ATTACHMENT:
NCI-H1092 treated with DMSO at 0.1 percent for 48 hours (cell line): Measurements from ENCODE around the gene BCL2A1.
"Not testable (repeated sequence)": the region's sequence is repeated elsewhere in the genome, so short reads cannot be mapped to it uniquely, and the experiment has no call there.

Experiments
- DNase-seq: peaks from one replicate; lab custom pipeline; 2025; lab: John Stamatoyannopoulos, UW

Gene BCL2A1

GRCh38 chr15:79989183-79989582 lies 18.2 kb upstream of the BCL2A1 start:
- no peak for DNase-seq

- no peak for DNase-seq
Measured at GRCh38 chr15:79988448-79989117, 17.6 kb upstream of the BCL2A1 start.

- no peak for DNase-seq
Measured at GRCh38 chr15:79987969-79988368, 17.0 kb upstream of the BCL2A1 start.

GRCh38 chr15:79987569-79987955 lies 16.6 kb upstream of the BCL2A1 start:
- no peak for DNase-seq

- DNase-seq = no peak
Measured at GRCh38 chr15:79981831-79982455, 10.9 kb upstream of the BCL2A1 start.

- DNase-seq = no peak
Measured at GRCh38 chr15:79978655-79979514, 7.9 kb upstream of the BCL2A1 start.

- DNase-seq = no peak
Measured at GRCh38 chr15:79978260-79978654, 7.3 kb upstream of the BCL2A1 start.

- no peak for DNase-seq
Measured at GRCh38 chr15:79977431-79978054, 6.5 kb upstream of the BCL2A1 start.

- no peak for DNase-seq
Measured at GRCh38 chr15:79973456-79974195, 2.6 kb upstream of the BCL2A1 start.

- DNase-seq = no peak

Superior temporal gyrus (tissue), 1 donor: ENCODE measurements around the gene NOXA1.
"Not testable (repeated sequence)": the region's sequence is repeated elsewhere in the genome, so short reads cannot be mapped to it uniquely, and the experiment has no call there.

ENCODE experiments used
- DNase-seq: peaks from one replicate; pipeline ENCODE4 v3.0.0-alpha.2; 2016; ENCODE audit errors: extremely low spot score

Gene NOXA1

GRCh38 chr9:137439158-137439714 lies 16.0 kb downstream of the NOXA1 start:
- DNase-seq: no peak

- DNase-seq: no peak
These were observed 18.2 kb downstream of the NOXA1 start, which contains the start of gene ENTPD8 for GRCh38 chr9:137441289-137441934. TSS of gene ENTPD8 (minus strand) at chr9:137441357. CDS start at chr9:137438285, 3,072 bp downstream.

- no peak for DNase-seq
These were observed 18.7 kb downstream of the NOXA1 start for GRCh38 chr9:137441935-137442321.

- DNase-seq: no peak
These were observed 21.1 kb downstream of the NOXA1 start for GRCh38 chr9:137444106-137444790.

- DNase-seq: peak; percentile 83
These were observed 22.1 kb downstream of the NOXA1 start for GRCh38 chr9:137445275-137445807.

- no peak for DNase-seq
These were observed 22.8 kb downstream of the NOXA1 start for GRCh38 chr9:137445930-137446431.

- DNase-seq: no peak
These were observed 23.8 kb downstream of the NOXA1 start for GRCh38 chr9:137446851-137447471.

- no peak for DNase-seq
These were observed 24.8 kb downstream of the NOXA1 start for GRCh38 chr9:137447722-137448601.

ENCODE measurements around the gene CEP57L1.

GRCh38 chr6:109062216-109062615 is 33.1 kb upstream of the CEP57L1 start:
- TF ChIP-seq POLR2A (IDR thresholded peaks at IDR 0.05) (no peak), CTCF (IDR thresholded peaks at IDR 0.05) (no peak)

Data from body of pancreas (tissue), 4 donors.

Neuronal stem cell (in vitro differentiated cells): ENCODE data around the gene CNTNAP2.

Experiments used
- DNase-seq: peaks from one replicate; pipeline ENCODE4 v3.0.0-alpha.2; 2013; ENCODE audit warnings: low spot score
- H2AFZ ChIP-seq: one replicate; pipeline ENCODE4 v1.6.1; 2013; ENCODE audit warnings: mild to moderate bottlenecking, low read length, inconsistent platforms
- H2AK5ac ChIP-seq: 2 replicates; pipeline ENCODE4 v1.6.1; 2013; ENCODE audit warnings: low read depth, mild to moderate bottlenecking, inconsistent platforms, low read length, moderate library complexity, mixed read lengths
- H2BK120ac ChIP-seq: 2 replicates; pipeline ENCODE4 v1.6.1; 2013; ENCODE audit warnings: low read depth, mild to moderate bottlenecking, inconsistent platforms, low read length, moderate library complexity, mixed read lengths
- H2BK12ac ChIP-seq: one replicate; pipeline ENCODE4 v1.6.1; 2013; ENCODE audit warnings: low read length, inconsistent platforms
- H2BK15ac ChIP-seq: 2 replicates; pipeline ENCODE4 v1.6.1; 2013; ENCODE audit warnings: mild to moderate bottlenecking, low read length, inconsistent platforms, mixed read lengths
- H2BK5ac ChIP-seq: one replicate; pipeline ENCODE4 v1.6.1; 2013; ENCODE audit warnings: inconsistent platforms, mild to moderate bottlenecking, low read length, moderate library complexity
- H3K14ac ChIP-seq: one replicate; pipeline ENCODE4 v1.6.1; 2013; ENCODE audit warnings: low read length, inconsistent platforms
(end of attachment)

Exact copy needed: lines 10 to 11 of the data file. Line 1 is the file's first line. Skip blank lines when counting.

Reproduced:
- no peak for DNase-seq
Measured at GRCh38 chr15:79987969-79988368, 17.0 kb upstream of the BCL2A1 start.